Trump Does His Part in Scandalizing the Presidential Pardon Power

President Trump speaks in the Oval Office at the White House in Washington, D.C., April 24, 2020. (Jonathan Ernst/Reuters)
The president’s final act was yet another iteration of the two-tiered justice system that serves the wealthy and powerful.

NRPLUS MEMBER ARTICLE G ive President Trump this much: On the “Yuck! scale,” his eleventh-hour pardons do not approach the despicable depths of those issued by Bill Clinton 20 years ago today. But they do reify, as this White House–exit ritual customarily does, that the pardon power has devolved from an obsolescence to an embarrassment in our constitutional system.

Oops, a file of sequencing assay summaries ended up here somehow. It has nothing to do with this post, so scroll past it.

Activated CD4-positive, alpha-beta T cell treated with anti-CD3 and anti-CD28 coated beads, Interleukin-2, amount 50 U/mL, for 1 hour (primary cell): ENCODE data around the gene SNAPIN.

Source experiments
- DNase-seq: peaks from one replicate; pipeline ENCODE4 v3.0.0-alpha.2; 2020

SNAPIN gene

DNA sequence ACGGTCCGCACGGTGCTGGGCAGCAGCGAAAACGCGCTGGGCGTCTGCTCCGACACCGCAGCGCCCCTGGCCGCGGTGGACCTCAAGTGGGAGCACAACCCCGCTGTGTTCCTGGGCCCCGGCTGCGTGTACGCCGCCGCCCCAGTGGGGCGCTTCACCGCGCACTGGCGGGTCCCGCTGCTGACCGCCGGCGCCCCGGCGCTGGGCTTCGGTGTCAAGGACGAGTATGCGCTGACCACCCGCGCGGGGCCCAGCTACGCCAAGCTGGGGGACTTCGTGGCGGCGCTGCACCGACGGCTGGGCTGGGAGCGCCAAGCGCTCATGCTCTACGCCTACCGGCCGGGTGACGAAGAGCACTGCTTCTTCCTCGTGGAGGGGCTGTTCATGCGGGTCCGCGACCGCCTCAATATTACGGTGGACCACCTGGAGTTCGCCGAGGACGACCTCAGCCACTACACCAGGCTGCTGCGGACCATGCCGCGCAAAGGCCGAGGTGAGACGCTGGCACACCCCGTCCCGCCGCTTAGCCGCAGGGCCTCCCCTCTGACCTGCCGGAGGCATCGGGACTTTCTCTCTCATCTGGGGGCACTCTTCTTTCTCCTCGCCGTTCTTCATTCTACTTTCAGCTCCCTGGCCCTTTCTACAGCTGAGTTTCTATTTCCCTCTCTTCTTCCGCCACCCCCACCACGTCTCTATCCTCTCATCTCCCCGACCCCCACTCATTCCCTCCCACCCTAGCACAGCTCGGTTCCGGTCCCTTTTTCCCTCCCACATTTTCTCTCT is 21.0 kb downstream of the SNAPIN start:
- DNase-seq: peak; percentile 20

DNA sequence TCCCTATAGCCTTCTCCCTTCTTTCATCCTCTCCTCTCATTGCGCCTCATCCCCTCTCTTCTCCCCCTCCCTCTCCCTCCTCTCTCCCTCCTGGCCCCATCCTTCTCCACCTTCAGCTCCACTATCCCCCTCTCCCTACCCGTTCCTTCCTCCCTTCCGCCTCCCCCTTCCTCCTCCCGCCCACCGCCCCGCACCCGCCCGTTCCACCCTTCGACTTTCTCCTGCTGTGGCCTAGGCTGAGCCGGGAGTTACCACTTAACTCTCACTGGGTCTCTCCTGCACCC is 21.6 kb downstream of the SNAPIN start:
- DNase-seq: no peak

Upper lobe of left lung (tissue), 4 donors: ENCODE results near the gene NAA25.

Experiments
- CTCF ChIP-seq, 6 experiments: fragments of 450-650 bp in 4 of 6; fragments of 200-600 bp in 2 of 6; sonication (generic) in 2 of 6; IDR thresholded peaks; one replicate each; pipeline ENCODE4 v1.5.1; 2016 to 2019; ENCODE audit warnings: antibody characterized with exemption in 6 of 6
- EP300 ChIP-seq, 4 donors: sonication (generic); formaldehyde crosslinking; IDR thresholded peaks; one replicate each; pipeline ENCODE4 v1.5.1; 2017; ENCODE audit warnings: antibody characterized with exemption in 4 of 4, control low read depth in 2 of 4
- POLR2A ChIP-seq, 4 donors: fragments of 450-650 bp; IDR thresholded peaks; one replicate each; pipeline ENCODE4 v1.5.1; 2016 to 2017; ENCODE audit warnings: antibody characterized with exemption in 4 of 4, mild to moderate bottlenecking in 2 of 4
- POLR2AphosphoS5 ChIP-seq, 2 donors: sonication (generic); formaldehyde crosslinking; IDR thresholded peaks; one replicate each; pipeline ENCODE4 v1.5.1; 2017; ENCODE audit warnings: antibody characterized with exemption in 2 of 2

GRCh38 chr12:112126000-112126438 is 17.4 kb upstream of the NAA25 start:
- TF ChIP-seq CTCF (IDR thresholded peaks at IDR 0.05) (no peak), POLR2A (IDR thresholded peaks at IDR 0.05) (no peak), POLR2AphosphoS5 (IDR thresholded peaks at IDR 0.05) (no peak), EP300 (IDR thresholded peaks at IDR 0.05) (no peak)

To repeat what I contended in the current issue of National Review, the Constitution should be amended to repeal it.

Rumors ran rampant that Trump’s final pardon list would be historically seamy — possibly including himself and his close family members. The president’s advisers evidently managed to

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